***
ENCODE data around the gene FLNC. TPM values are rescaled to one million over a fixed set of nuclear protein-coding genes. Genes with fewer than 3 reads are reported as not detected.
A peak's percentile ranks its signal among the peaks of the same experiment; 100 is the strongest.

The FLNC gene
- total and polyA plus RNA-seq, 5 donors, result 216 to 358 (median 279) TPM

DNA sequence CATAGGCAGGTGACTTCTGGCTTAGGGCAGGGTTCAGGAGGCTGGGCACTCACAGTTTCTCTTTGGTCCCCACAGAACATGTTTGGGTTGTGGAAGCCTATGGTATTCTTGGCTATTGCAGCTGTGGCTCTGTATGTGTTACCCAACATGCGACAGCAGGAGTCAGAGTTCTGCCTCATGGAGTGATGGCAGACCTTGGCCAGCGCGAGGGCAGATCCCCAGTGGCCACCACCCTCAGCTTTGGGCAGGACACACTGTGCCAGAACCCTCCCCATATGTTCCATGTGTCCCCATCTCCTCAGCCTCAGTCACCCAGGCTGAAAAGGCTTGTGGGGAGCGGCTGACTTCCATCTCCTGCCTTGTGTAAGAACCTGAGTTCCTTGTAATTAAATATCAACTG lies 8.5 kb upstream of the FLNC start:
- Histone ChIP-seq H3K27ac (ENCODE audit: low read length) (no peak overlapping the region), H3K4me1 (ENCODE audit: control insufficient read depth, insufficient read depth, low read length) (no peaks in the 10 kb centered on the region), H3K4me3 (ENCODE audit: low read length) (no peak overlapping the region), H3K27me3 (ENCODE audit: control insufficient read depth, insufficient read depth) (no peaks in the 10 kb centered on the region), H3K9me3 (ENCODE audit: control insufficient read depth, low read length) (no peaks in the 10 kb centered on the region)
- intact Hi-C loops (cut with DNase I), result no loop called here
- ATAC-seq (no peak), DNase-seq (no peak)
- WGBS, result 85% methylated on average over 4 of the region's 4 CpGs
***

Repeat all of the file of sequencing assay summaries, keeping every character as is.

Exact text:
ENCODE data around the gene FLNC. TPM values are rescaled to one million over a fixed set of nuclear protein-coding genes. Genes with fewer than 3 reads are reported as not detected.
A peak's percentile ranks its signal among the peaks of the same experiment; 100 is the strongest.

The FLNC gene
- total and polyA plus RNA-seq, 5 donors, result 216 to 358 (median 279) TPM

DNA sequence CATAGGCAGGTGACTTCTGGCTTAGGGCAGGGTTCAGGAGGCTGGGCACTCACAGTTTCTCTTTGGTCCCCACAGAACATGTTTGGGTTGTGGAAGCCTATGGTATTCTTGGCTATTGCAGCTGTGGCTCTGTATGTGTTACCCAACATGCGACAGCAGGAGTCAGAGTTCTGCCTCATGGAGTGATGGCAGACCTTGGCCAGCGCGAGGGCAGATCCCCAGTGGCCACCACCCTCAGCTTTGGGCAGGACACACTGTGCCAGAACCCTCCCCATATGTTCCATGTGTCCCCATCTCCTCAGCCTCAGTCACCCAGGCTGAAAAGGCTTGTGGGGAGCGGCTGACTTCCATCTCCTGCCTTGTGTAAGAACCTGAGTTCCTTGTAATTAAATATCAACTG lies 8.5 kb upstream of the FLNC start:
- Histone ChIP-seq H3K27ac (ENCODE audit: low read length) (no peak overlapping the region), H3K4me1 (ENCODE audit: control insufficient read depth, insufficient read depth, low read length) (no peaks in the 10 kb centered on the region), H3K4me3 (ENCODE audit: low read length) (no peak overlapping the region), H3K27me3 (ENCODE audit: control insufficient read depth, insufficient read depth) (no peaks in the 10 kb centered on the region), H3K9me3 (ENCODE audit: control insufficient read depth, low read length) (no peaks in the 10 kb centered on the region)
- intact Hi-C loops (cut with DNase I), result no loop called here
- ATAC-seq (no peak), DNase-seq (no peak)
- WGBS, result 85% methylated on average over 4 of the region's 4 CpGs